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Home Reviews Soundtrack reviews Soundtrack review: Hitchcock's The Lodger (Nitin Sawhney)
Soundtrack review: Hitchcock's The Lodger (Nitin Sawhney) Print E-mail
Written by Ivan Radford   
Friday, 20 July 2012 14:31

The Lodger, Nitin SawhneyAnyone who’s seen North by Northwest is aware that Alfred Hitchcock knew when to keep schtum. Some of the director’s most iconic scenes unfolded without music or dialogue. But a score can add so many things to an image; it’s no coincidence that Hitch produced his best work with Bernard Herrmann.

What happens, then, to Hitch’s early silents? Well, thanks to the BFI, they’re all getting restored with spiffing new soundtracks from the likes of Neil Brand and Soweto Kinch. And The Lodger: A Story of the London Fog possibly has the best of the lot.

DJ, composer, musician, producer and general all-round musical genius Nitin Sawhney is behind the score for this 1929 thriller – and he’s come up with a sound that blends classic Hitch with modern tricks. (Head this way to read my interview with Nitin Sawhney for Little White Lies.)

The opening numbers are full of Herrmann, from the inquisitive oboe and oom-pah brass to the driving arpeggios in the lower sections of the orchestra. But halfway through the introduction, a swathe of strings sweeps in, carrying the momentum forward with an almost Indian vibe – a splash of Sawhney’s personality to spice up the old-school style.

Growing up with Herrmann as a hero, Nitin seems to pay tribute to the composer, playful riffing upon the old trademarks: Psycho’s sharp violins stab into The Lodger Theme, North by Northwest pops up in The Press, while dissonant chords hover between bars, channelling the movie’s sinister vibe.

But there’s more at work here than simple homage. The Lodger pushes and prods Bernard's legacy, evolving as it goes to reach its own voice. Call it a post-modern take on Herrmann. Post-Herrmodern, if you will.

Nitin carefully orchestrates his pieces, smartly picking out instruments to voice Hitch’s characters. The Lodger, a figure of suspicion and charm, is represented by the oboe and bassoon.

Is the strange house guest a murderer? Isn’t he? As Ivor Novello’s titular tenant paces up and down in his room, Sawhney matches the ambiguity with a winding theme that never ends on a happy note: instead, the rising and falling phrases repeatedly land one note below a natural resolution, an alternating two-note motif that wrong-foots your eardrums, undermining any sense of certainty.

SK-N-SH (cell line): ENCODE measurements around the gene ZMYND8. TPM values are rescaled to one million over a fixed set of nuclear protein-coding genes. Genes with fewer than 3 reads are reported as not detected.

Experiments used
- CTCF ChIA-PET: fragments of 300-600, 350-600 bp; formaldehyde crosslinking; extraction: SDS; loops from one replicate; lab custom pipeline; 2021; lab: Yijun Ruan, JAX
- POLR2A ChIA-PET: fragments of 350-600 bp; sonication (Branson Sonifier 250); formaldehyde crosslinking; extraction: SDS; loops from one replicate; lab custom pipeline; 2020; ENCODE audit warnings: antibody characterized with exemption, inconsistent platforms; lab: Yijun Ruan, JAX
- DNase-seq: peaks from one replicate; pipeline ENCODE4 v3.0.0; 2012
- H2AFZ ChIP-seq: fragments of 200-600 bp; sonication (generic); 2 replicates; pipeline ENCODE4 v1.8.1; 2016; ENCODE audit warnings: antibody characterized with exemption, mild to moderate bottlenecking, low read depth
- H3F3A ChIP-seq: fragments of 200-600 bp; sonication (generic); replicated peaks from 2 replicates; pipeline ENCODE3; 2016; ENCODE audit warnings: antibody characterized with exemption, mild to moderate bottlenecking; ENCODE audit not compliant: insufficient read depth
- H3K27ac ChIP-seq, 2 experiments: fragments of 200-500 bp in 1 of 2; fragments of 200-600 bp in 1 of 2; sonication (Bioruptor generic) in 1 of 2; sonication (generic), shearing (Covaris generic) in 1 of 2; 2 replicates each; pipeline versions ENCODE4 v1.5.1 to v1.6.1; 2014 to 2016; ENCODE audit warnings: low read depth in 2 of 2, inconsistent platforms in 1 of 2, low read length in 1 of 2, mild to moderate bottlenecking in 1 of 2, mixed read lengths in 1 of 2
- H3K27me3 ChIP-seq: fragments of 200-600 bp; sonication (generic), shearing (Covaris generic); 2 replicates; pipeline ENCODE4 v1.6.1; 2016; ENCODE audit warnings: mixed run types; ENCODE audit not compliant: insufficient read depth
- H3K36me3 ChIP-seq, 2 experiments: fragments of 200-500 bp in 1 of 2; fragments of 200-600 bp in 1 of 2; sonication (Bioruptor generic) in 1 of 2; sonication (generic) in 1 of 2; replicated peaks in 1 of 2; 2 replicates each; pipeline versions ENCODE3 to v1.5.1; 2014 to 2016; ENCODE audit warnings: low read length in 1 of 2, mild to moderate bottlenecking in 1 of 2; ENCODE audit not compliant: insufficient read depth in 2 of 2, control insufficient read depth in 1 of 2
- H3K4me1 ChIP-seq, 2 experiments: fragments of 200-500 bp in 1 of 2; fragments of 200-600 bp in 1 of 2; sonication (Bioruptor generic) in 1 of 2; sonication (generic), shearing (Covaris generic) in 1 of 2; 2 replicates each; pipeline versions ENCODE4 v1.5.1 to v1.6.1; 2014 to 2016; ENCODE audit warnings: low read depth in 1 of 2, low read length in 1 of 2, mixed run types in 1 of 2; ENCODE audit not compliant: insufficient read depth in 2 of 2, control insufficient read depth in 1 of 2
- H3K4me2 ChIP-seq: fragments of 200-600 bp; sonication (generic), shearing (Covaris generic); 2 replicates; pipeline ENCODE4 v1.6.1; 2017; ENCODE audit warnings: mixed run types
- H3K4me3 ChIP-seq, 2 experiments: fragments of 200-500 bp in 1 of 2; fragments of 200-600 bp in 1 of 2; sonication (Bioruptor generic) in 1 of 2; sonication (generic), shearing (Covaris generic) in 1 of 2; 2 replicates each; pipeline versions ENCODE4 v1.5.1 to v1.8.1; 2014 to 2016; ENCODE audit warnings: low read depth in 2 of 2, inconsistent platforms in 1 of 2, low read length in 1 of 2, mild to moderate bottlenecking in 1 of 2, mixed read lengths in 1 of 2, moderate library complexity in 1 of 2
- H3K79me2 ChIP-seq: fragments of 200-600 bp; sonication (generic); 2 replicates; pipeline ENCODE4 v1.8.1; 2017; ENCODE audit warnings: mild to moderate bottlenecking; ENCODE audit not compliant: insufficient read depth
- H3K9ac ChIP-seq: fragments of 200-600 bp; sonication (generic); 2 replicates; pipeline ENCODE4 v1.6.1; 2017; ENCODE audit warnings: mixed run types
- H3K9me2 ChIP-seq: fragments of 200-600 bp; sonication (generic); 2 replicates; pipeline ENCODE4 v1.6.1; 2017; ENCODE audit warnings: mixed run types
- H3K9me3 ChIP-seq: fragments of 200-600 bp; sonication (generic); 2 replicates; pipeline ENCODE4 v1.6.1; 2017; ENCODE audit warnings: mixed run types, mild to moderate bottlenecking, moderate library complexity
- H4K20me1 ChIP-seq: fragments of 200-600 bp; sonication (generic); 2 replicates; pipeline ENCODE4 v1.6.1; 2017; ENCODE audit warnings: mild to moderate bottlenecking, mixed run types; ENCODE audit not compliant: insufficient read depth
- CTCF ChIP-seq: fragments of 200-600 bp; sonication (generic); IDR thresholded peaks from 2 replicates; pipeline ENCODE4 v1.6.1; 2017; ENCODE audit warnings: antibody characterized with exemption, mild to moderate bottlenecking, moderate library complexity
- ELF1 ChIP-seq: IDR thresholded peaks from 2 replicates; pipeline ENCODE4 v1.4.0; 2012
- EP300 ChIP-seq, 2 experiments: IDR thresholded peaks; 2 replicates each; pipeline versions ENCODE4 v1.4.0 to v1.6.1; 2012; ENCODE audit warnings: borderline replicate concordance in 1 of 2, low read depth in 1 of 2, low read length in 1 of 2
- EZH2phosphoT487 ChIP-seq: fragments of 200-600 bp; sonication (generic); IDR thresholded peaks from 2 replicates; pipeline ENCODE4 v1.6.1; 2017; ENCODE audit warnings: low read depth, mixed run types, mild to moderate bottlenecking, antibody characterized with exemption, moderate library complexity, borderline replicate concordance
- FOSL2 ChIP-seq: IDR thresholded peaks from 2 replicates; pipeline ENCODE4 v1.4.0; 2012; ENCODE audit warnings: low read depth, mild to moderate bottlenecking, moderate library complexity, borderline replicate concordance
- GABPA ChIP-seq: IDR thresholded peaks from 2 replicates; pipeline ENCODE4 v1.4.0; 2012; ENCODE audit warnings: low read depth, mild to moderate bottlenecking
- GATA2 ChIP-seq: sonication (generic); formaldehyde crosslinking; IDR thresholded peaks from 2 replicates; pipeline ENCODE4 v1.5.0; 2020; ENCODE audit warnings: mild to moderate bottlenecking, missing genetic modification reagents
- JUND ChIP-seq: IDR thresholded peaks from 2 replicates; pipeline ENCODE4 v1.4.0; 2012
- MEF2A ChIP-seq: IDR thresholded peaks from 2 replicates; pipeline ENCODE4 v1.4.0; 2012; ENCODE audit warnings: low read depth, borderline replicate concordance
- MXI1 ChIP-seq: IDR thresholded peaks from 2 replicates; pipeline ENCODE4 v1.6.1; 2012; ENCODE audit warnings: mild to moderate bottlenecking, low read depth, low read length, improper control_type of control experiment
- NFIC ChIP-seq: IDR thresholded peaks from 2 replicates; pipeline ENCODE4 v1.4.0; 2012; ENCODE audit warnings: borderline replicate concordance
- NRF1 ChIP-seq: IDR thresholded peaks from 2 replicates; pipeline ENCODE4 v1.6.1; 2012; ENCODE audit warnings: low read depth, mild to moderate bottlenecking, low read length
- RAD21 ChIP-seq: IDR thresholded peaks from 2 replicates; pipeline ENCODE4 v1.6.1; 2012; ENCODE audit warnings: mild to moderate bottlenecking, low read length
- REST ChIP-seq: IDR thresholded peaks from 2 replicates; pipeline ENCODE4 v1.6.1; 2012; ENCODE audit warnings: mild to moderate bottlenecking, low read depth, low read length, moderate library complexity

Daisy’s flirtatious dancing girl, meanwhile, becomes a cool clarinet, sashaying along with a sexy swing that Herrmann never dared to go near during his Hitch years. Beginning to court The Lodger, our heroine’s as clouded by doubt as by love, a combination that leads to Nitin’s most striking composition: a song.

“Blue eyes as cold as ice, Cut through me like a knife, All memories linger here, Inside our fear” she sings in a duet.

Accompanied by natural harmonies and gentle drums, Daisy’s arias (there’s more than one) are completely out of step with the rest of the score – but they blend in perfectly. Is it the offbeat pizzicato strings in the background? The touches of oboe? The shifting melody sung by the vocalist that underlines her confusion?

Either way, it feels like a natural expression of Daisy’s psychological conflict. At other times, we’re treated to her happiness, as in the sardonically-named The Big Love Theme, a piece almost exclusively the territory of piano and flute (no tricksy brass or bassoon here), which proves Nitin as capable of swooning romance as the best of them.

It’s The Lodger’s flexible, post-Herrmodern sound that allows the score to jump between these instrumentals and the vocals seamlessly - something Sawhney takes to heartbreaking extremes with a track late on (unnamed due to spoilers), a song that leaves Daisy singing the same word, over and over, echoing into silence.

This is the moment, you sense, where we hear the most of Nitin – when we hear nothing at all.

No wonder he and Hitchcock are such a good match.




The world premiere of the newly restored The Lodger, with a live score performed by Nitin Sawhney and the London Symphony Orchestra, will take place at The Barbican on Saturday 21st July.


The Lodger soundtrack is released on CD on Monday 23rd July, RRP £14.99.


For more on Hitchcock, I geeked out over the director’s use of sound as part of a series on the Genius of Hitchcock for Little White Lies here.


  • alfred hitchcock
  • bernard herrmann
  • herrmann
  • hitchcock
  • nitin sawhney
  • soundtrack review
  • the lodger